All About Google Analytics 4 — Why Retailers Should Make the Move Sooner Rather Than Later
Retail brands have endured a shift — across multiple popular platforms — in the past few years. First, it was Shopify 2.0, an upgrade to the existing Shopify platform. Then, the wave of going headless to maintain flexibility and scalability. Now, Google Analytics will end its current Google Analytics offering and require businesses to migrate to Google Analytics 4 (GA4) on July 1, 2023.
GA4 is an upgrade to Google Analytics that replaces the current Universal Analytics (GA3) and aims to track the user journey across devices and apps — and rely less on cookies to predict user behavior.
Why should retail brands start moving to GA4 now rather than later?
Because they need the data.
For years, retailers have relied on Google Analytics to make cross-channel decisions and understand user interaction. GA4 will change all that.
After Google rolls out GA4, the historical universal analytics data in Google Analytics 3 will only be in a read-only state — and can’t be imported into GA4. Google also doesn’t have plans to enable the migration of old data from GA3 to GA4. That said, Google advises marketers to enable dual-tracking to build history on both platforms as soon as possible.
Before we talk about the five benefits of GA4 that retail brands need to know about, let’s discuss why it’s important for brands to make the move to GA4 now vs. later.
- Reaching product-qualified audiences: GA3 isn’t equipped with cross-platform tracking, so marketers had to rely on data from other platforms to run ads. This caused friction in targeting the right audience since retailers didn’t have accurate insights. With GA4, marketers can now measure interaction with their audience across several channels — without relying on external data. The event-based data model also ensures data isn’t disrupted by the platform.
- Building event-based funnels: GA4 improves data collection across platforms, making it easy for marketers to predict user behavior. This improved data model also results in better prediction of revenue, customer churn, and probable business growth.
5 Key Benefits in GA4
While change is never easy, once brands successfully migrate from GA3 to GA4, there are five key benefits they’ll be thrilled about. These include the following:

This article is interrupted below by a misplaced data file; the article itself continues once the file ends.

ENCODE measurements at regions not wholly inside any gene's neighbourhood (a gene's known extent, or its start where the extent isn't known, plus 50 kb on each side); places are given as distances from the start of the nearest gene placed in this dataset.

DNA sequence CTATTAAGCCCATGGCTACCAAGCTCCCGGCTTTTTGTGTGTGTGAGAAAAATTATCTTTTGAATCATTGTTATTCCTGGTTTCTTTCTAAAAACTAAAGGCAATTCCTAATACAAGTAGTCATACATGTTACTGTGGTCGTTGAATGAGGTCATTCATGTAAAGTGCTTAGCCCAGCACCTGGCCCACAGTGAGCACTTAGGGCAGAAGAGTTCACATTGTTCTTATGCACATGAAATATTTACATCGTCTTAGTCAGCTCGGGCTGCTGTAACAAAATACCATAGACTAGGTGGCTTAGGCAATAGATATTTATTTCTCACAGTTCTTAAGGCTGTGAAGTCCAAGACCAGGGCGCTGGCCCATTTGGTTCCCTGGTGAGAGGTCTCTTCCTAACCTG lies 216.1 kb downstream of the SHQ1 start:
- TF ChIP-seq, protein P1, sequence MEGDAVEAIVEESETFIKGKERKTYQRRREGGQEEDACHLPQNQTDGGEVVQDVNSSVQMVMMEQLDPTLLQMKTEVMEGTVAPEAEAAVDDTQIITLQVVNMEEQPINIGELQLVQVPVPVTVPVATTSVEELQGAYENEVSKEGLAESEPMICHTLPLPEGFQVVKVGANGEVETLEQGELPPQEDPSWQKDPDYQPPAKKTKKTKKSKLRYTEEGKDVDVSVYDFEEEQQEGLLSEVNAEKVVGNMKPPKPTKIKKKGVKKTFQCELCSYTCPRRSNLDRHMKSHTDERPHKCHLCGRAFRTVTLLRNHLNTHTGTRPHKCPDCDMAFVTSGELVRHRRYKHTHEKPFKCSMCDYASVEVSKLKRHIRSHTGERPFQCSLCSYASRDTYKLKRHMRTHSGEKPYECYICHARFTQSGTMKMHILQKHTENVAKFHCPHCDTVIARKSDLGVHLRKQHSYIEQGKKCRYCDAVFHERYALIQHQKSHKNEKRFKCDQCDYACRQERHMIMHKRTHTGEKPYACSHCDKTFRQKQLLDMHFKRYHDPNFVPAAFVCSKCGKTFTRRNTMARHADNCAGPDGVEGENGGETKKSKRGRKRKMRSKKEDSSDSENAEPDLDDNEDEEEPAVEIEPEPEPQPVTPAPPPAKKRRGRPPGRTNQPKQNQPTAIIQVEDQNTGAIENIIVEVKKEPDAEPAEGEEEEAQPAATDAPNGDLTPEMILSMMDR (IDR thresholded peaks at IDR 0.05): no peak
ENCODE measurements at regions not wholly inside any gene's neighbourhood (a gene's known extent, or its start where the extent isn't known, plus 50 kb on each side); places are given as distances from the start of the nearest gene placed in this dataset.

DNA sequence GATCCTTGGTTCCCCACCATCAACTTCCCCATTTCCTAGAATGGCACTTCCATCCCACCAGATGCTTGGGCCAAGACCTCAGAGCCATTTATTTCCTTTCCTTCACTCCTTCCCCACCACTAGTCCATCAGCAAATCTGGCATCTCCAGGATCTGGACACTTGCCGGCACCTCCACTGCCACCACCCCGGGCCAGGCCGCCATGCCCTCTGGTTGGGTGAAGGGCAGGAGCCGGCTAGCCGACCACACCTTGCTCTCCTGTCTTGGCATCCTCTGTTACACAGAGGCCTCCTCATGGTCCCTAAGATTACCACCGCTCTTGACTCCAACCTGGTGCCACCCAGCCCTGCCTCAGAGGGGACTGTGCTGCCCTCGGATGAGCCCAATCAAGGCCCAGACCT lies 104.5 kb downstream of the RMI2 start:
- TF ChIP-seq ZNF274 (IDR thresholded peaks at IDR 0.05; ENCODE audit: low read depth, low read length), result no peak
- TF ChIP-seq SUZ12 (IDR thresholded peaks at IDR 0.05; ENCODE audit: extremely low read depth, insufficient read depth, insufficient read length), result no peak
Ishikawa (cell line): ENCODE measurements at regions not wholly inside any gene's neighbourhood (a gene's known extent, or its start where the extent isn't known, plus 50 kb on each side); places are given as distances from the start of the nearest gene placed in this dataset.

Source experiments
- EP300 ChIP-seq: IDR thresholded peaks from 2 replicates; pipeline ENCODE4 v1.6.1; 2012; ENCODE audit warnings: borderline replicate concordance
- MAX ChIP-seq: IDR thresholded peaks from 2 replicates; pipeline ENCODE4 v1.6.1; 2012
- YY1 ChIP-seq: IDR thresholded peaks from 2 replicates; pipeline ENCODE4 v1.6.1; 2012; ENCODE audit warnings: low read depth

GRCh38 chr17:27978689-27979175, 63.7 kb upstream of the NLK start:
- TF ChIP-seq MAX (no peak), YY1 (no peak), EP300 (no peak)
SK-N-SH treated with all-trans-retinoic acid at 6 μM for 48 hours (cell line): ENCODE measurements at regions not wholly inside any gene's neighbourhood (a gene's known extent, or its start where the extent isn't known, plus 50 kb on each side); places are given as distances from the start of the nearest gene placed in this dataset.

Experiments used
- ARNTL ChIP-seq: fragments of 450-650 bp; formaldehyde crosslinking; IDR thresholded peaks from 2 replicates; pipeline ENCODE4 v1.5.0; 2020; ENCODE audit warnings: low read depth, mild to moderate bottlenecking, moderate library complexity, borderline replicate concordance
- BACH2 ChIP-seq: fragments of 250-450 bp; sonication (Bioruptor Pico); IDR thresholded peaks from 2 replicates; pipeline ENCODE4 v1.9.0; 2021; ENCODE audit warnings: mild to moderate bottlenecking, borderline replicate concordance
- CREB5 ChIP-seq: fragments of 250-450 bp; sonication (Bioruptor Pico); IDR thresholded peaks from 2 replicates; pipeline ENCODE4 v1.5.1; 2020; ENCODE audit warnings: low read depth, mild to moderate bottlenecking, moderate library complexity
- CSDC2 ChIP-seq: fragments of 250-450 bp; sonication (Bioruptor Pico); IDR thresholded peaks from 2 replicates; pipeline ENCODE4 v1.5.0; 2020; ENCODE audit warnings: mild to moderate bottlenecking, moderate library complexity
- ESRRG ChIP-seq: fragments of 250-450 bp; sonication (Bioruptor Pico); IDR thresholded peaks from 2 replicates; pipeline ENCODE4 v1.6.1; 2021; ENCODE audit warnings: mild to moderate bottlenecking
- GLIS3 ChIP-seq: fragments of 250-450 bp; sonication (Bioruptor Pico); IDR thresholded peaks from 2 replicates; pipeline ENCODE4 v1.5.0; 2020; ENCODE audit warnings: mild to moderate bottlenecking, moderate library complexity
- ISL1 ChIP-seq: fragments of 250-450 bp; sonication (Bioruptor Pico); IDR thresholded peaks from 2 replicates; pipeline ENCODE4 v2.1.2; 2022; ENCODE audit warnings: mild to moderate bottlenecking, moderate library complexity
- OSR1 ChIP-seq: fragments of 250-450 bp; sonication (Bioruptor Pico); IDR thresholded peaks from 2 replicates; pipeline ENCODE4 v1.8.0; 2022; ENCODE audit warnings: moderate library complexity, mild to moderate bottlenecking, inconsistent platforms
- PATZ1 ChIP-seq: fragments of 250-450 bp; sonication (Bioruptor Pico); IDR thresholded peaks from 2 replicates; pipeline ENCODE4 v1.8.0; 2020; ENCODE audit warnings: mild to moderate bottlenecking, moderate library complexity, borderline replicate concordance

1. Easier Custom Reporting
The old segment and custom report in GA3 will no longer be in GA4. Instead, Google is introducing Exploration as a way to gain deeper insights into users and their journeys. This will allow retailers to create various custom report types and funnel right from the Google Analytics interface.
2. Unlimited Allowable Hit Volume
With GA3, 500 hits per session are allowed — which isn't nearly enough for most retailers. And while you could increase this to 2,000 hits per session, it gets maxed out when tracking engagement across various platforms. GA4 has no limits on event logs across websites and apps. This means that retailers can track as many engagements as they want without worrying about hitting the limit.
3. App + Web Unification With Report Identity
Cross-platform unification is one of the main selling points of GA4 because it allows for the measurement of interactions across devices and platforms to create an omnichannel experience for users. While all the interactions across platforms and devices can be disconnected, Google’s Report Identity makes tracking easy. To make this work, Google uses four methods to unify them:
- Google Signals
- Device ID
You can set any of these methods above as your preferred mode of collecting data from signed-in users who have enough activity on a website or app.
4. E-Commerce Event Tracking
Retailers can track how users interact with their products via the e-commerce event tracking feature in GA4 and use it to customize the shopping experience. For example, you can measure how users interact with your promotions (e.g., banners, pop-up boxes) and their impact on conversions. This will give you a clearer picture of the entire customer journey post-purchase.
5. Improved Conversion-Tracking Model
GA4 is switching out goals for conversion as one of its main features. Conversion is tracked using event-based tracking, which includes video engagement, scrolls, file downloads, page views and outbound clicks. Also, this model leverages data points based on each click's contribution to conversion.
If you’ve been deliberating whether to switch to GA4 now or waiting until GA4 nears end-of-life, now is the time to make that move. Make a point to start learning about GA4 and set up dual-tracking on GA3 as soon as possible to keep your reports and year-over-year data. Procrastinating on preparation will only create extra challenges for your business and provide your more proactive competitors with a head start. The choice is yours.
Jake Loveless is the CEO of Edgemesh, the global web acceleration company he co-founded with two partners in 2016.
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Jake Loveless has had a twenty-year career in making things go faster—from low latency trading for Wall Street to large-scale web platforms for the Department of Defense. He is a two-time winner of High-performance Computing awards and a frequent contributor to the Association of Computing Machinery. Today, Mr. Loveless runs Edgemesh, the global web acceleration company he co-founded with two partners in 2016. Edgemesh helps eCommerce companies across multiple industries and platforms (including headless) deliver 20-50% faster page loads to billions of users around the globe.